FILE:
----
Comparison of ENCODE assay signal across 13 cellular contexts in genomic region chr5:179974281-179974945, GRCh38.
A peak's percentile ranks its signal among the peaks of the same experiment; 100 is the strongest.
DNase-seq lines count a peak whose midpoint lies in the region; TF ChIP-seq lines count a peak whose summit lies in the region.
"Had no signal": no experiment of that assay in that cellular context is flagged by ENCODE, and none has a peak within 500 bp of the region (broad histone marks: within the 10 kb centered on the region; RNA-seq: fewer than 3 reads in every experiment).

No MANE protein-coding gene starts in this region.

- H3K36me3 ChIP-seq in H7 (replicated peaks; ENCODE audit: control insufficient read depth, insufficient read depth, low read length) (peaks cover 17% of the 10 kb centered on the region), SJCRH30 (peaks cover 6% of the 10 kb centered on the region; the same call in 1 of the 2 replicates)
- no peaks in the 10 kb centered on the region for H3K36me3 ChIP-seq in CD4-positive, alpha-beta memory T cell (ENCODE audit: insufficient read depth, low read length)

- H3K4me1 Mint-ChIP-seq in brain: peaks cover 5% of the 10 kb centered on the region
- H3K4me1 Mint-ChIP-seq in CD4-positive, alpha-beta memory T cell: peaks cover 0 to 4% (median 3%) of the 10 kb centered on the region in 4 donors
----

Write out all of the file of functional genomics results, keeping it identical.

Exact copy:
Comparison of ENCODE assay signal across 13 cellular contexts in genomic region chr5:179974281-179974945, GRCh38.
A peak's percentile ranks its signal among the peaks of the same experiment; 100 is the strongest.
DNase-seq lines count a peak whose midpoint lies in the region; TF ChIP-seq lines count a peak whose summit lies in the region.
"Had no signal": no experiment of that assay in that cellular context is flagged by ENCODE, and none has a peak within 500 bp of the region (broad histone marks: within the 10 kb centered on the region; RNA-seq: fewer than 3 reads in every experiment).

No MANE protein-coding gene starts in this region.

- H3K36me3 ChIP-seq in H7 (replicated peaks; ENCODE audit: control insufficient read depth, insufficient read depth, low read length) (peaks cover 17% of the 10 kb centered on the region), SJCRH30 (peaks cover 6% of the 10 kb centered on the region; the same call in 1 of the 2 replicates)
- no peaks in the 10 kb centered on the region for H3K36me3 ChIP-seq in CD4-positive, alpha-beta memory T cell (ENCODE audit: insufficient read depth, low read length)

- H3K4me1 Mint-ChIP-seq in brain: peaks cover 5% of the 10 kb centered on the region
- H3K4me1 Mint-ChIP-seq in CD4-positive, alpha-beta memory T cell: peaks cover 0 to 4% (median 3%) of the 10 kb centered on the region in 4 donors